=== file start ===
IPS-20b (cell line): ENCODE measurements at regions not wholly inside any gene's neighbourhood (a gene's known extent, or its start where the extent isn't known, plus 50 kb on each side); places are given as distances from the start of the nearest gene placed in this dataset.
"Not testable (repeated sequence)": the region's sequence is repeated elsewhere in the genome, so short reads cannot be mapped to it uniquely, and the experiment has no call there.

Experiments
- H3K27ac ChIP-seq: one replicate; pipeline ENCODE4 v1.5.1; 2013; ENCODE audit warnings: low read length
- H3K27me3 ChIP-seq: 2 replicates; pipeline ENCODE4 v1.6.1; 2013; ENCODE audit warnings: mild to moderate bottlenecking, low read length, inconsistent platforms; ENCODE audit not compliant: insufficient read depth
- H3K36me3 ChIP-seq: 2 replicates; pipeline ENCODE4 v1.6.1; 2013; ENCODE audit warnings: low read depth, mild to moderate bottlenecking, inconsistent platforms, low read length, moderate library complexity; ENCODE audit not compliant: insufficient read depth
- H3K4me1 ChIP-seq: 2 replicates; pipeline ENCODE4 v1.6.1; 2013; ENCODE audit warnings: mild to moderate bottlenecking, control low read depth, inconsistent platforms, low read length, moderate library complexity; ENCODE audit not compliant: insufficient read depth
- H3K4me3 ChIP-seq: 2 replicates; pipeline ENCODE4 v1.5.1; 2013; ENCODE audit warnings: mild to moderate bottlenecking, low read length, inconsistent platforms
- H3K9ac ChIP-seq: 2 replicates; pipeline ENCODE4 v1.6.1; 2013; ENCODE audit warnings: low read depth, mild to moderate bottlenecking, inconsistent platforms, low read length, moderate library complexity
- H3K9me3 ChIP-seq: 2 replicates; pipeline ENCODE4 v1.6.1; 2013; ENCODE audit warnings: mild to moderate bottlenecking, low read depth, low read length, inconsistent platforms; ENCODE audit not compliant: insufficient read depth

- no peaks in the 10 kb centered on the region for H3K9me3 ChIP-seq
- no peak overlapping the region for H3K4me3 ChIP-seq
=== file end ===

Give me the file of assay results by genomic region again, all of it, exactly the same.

IPS-20b (cell line): ENCODE measurements at regions not wholly inside any gene's neighbourhood (a gene's known extent, or its start where the extent isn't known, plus 50 kb on each side); places are given as distances from the start of the nearest gene placed in this dataset.
"Not testable (repeated sequence)": the region's sequence is repeated elsewhere in the genome, so short reads cannot be mapped to it uniquely, and the experiment has no call there.

Experiments
- H3K27ac ChIP-seq: one replicate; pipeline ENCODE4 v1.5.1; 2013; ENCODE audit warnings: low read length
- H3K27me3 ChIP-seq: 2 replicates; pipeline ENCODE4 v1.6.1; 2013; ENCODE audit warnings: mild to moderate bottlenecking, low read length, inconsistent platforms; ENCODE audit not compliant: insufficient read depth
- H3K36me3 ChIP-seq: 2 replicates; pipeline ENCODE4 v1.6.1; 2013; ENCODE audit warnings: low read depth, mild to moderate bottlenecking, inconsistent platforms, low read length, moderate library complexity; ENCODE audit not compliant: insufficient read depth
- H3K4me1 ChIP-seq: 2 replicates; pipeline ENCODE4 v1.6.1; 2013; ENCODE audit warnings: mild to moderate bottlenecking, control low read depth, inconsistent platforms, low read length, moderate library complexity; ENCODE audit not compliant: insufficient read depth
- H3K4me3 ChIP-seq: 2 replicates; pipeline ENCODE4 v1.5.1; 2013; ENCODE audit warnings: mild to moderate bottlenecking, low read length, inconsistent platforms
- H3K9ac ChIP-seq: 2 replicates; pipeline ENCODE4 v1.6.1; 2013; ENCODE audit warnings: low read depth, mild to moderate bottlenecking, inconsistent platforms, low read length, moderate library complexity
- H3K9me3 ChIP-seq: 2 replicates; pipeline ENCODE4 v1.6.1; 2013; ENCODE audit warnings: mild to moderate bottlenecking, low read depth, low read length, inconsistent platforms; ENCODE audit not compliant: insufficient read depth

- no peaks in the 10 kb centered on the region for H3K9me3 ChIP-seq
- no peak overlapping the region for H3K4me3 ChIP-seq